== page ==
The next symptoms will be a loss of appetite, swelling of the lymph nodes, and lethargy. However, the most common symptoms to have developed thus far are swelling in your dogs joints which are than followed by lameness. In very severe cases, it has progressed to the kidneys causing kidney failure resulting in the loss of your pet's life, but so far this is quite rare.

Treatment and Prevention:

There is a vaccination for this infectious disease, but it has not worked in several cases now as it is growing so rapidly that it is becoming very challenging. Treatment is usually in the form of tetracycline or penicillin antibiotic. Your dog will have to be treated for three to four weeks for it to be effective. In several cases, it may be much longer.

It is also been found that some dogs may never actually be able to get rid of the infection, while other has responded to this treatment. However, this is an infection that does not produce immunity once it is shed, as it can be caught again.

Prevention, like all types of tick, mite, or fleas bites that spread disease, can be prevented with various types of tick and flea control programs. However, with the epidemic proportions that this disease is growing at, there are other natural treatments you should consider trying as well.

Building your dog's immune system is critical with any infectious disease, but so is preventing it. There are two very effective natural treatments for dogs and tick bites. The first is vitamin B1, Thiamine. Fleas and ticks absolutely hate the taste of thiamine. One daily supplement could help to prevent ticks form sticking to your dog.

The second is garlic supplements or a garlic spray. The Internet is full of articles on how dangerous garlic is for dogs, but nothing is further from the truth. Both fleas and ticks also hate the taste of garlic. By simply spraying a few doses into your dog's food daily it will work into their system very quickly.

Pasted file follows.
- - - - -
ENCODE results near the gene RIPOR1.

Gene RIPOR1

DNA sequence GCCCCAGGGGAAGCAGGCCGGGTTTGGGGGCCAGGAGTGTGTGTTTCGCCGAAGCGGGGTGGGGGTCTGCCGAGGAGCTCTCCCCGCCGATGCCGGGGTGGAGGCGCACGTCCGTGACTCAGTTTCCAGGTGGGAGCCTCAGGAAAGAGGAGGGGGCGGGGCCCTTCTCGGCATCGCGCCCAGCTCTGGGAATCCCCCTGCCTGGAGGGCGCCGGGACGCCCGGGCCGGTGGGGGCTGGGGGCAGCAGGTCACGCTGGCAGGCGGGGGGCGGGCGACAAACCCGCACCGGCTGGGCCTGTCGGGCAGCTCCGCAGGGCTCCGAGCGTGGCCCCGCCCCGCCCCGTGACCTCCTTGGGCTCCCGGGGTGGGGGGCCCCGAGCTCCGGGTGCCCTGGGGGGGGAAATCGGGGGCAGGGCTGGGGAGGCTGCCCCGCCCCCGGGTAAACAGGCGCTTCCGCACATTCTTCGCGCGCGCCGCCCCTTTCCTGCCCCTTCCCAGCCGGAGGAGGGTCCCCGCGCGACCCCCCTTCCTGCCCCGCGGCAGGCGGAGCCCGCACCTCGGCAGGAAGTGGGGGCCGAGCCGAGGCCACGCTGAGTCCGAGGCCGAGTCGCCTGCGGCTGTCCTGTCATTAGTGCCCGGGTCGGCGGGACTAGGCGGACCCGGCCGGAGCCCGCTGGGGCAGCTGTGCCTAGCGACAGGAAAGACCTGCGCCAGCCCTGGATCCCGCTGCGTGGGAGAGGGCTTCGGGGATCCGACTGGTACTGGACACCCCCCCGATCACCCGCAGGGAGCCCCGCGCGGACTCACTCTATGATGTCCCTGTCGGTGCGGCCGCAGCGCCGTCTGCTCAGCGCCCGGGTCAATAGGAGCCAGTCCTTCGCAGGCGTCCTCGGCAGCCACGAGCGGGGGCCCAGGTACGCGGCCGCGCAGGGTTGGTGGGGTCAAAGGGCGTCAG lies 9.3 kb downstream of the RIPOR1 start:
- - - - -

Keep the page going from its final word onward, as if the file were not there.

Ticks will still bite and attach to your dog as that is what they are made to do. However, they will very quickly crawl back off when tasting either of these natural tick repellents.

Summary:

Dogs Lyme disease is the fastest growing infectious disease in the United States. Protecting your pet with both standard tick programs as well as natural treatments can only help them.

If all of the current treatments worked that effectively, Dogs Lyme disease would not be in this epidemic stage right now. You need to give your pet as much protection as possible with this disease.

Author Box
Frank Will has 1 articles online

I am an avid lover of pets and my wife and I have had several pets throughout our years. We are especially fond of dogs, and we have a 12 year old Dalmatian (our 3rd) and a "mutt" that we rescued when someone threw him away to die in a vacant field. He found us, nearly starved to death, and weighed about 2 pounds. After severe bouts of mange and severe dehydration, and over 1,000.00 in veterinarian bills, we saved the little guys life, and he is one of the best, if not the best, dogs we have ever had and today is a muscular, fit, and firm 70 pound best friend.

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Dogs Lyme Disease

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This article was published on 2010/03/30